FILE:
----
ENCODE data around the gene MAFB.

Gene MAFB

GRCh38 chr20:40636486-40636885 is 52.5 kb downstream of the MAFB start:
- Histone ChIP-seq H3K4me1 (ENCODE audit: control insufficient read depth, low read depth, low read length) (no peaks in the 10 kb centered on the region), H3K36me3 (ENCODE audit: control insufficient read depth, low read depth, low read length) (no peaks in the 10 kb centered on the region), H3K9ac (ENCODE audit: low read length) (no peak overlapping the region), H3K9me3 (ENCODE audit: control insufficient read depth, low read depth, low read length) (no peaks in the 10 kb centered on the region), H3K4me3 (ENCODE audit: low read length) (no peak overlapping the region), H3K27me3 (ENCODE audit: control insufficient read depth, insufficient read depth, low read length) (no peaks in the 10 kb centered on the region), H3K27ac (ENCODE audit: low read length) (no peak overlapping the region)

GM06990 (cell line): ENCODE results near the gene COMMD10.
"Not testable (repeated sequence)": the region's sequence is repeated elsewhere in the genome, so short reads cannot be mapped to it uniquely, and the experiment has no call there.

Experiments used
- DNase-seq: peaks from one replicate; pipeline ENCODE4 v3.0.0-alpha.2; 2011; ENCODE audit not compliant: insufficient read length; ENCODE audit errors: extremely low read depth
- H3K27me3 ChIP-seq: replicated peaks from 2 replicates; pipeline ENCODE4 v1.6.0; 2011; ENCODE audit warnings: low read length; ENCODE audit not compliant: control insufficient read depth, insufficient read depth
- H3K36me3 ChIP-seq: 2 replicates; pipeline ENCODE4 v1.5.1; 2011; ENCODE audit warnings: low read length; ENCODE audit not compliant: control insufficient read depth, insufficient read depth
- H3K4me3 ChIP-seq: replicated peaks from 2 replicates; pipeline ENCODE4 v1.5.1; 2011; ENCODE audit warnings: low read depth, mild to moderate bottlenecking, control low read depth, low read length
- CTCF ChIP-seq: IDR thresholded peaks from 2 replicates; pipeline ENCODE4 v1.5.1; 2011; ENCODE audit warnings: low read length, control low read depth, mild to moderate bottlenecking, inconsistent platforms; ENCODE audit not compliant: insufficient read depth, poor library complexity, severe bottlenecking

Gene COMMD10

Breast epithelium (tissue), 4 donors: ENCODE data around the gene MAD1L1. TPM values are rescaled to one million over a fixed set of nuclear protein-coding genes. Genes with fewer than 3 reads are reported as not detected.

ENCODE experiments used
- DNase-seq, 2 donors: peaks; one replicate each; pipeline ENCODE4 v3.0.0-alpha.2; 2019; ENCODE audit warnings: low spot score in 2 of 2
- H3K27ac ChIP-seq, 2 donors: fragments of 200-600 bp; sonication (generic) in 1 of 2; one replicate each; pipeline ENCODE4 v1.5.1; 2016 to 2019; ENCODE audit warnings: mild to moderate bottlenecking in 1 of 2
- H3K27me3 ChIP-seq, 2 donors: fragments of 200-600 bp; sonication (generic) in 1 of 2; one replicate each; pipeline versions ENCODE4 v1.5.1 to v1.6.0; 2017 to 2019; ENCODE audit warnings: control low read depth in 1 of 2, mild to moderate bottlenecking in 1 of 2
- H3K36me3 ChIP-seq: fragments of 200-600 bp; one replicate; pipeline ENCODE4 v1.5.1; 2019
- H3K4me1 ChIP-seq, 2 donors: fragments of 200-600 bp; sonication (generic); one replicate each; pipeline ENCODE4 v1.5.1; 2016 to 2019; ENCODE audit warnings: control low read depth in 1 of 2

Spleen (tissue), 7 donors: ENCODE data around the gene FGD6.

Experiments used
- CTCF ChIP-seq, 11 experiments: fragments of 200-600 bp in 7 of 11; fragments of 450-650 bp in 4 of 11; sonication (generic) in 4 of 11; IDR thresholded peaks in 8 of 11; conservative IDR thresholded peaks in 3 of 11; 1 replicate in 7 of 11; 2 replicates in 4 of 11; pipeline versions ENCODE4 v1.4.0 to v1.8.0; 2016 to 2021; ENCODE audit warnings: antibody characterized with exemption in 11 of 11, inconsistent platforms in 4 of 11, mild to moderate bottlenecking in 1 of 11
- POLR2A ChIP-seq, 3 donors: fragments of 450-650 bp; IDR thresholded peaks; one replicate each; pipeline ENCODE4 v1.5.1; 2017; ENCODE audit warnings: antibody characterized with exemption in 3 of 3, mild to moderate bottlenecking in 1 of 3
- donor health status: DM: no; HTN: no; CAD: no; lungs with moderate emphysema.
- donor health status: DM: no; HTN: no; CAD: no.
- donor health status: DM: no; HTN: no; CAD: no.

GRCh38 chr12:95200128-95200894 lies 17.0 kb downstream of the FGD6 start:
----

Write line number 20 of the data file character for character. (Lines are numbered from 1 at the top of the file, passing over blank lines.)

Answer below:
- H3K4me1 ChIP-seq, 2 donors: fragments of 200-600 bp; sonication (generic); one replicate each; pipeline ENCODE4 v1.5.1; 2016 to 2019; ENCODE audit warnings: control low read depth in 1 of 2